While global recovery is continuing, its momentum has eased and is becoming increasingly imbalanced, said OECD (Organisation for Economic Co-operation and Development) when releasing its latest Economic Outlook.
The organisation projects 5.6% global economic growth this year, 4.5% in 2022 and 3.2% in 2023 — close to the rates seen prior to the pandemic.
The failure to ensure rapid and effective vaccination everywhere is proving costly with uncertainty remaining high due to the continued emergence of new variants of the virus, OECD noted.
Output in most OECD countries has now surpassed where it was in late-2019 and is gradually returning to the path expected before the pandemic, said OECD, adding that lower-income economies, particularly ones where vaccination rates against COVID-19 are still low, are at risk of being left behind.
- The strong pick-up in activity seen earlier this year is losing momentum in many advanced economies. A surge in demand for goods since economies reopened, and the failure of supply to keep pace, have generated bottlenecks in production chains.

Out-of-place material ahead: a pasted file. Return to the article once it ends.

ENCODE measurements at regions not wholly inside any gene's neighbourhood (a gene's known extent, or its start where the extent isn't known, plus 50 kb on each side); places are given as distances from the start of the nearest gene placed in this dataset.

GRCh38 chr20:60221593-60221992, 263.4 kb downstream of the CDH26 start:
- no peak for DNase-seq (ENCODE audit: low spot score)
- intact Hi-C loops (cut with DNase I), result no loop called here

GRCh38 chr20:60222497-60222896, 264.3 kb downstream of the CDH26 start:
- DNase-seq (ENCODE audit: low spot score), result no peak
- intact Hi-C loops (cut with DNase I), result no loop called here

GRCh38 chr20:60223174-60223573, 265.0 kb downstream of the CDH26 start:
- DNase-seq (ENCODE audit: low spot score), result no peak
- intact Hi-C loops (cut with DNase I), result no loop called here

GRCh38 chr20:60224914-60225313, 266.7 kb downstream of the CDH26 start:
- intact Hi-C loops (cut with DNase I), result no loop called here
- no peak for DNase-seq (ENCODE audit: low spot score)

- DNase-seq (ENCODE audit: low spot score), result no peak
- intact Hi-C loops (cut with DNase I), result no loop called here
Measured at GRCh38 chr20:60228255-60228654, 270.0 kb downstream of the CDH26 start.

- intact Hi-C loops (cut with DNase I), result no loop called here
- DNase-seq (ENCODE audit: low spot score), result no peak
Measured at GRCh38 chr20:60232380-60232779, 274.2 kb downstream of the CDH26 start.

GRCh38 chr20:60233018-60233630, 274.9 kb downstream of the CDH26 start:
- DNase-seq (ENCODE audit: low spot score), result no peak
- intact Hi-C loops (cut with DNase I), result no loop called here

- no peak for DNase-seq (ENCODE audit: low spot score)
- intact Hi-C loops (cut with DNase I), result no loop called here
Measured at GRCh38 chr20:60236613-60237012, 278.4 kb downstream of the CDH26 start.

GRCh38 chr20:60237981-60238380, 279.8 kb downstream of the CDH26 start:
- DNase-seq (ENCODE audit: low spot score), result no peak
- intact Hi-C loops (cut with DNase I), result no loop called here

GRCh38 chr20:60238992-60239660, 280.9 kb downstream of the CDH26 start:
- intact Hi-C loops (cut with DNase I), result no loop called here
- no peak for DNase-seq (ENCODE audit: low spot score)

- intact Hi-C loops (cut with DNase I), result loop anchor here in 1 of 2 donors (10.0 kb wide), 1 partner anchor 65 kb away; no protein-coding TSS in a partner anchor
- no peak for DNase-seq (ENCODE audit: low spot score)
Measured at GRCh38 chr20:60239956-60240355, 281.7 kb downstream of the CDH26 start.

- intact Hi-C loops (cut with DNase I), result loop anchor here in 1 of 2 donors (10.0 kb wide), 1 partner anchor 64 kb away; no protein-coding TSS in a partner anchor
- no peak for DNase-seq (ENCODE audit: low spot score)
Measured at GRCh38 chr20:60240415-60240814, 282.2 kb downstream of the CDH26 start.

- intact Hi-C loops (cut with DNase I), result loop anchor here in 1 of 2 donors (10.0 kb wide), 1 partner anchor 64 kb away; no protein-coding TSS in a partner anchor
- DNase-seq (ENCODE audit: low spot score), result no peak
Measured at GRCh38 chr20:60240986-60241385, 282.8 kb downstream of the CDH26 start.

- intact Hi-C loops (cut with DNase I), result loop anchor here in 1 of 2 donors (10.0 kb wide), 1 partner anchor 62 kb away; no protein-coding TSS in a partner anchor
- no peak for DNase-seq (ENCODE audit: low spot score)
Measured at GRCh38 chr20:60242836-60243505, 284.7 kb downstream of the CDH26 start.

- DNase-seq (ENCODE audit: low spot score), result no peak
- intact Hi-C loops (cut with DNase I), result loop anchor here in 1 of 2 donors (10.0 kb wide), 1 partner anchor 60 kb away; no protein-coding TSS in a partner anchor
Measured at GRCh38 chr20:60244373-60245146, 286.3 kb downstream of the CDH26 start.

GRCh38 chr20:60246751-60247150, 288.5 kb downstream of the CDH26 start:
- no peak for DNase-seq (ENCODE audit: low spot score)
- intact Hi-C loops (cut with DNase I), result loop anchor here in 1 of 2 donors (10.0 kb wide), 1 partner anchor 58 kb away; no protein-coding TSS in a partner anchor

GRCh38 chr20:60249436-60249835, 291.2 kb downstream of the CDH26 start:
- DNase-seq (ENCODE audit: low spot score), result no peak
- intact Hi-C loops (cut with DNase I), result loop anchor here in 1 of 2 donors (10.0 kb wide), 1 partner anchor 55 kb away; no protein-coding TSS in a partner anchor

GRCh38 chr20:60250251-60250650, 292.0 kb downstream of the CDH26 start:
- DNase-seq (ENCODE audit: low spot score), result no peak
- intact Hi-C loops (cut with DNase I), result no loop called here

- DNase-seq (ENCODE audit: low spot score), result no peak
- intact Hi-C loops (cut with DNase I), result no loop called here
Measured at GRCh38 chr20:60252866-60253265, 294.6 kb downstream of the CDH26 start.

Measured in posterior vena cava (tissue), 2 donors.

- Labour shortages, pandemic-related closures, rising energy and commodity prices, and a scarcity of some key materials are all holding back growth and adding to cost pressures. Inflation has increased significantly in some regions, early in this recovery phase.
- Alongside cost pressures from manufacturing supply bottlenecks and food price increases, imbalances in the energy market are a key factor driving up inflation in all economies.
- Gas prices have risen sharply, notably in Europe, and risks are high, with storage levels around 28% lower than they would normally be at this time of the year. Rising food and energy costs are inevitably hitting low-income households the hardest.
- Inflationary pressures are proving stronger and more persistent than expected a few months ago. Consumer price inflation in the OECD is now projected to start fading in 2022, before moderating as key bottlenecks ease, capacity expands, more people return to the labour force and demand rebalances.
- Supply disruptions, perhaps associated with further waves of COVID-19 infections, may result in longer and higher inflationary pressure.
- Another risk, exposed by the emergence of the Omicron variant in recent days, is a worsening health situation due to COVID-19 resulting in further restrictions that would jeopardise the recovery.
- A potential sharp slowdown in China, if activity in the property market declined abruptly amid concerns about the financial soundness of some of the largest real estate developers, could also disrupt the global recovery.
- The impact of such a slowdown would spread rapidly to other countries, particularly if it generated uncertainty in global financial markets and added to the current bottlenecks in supply.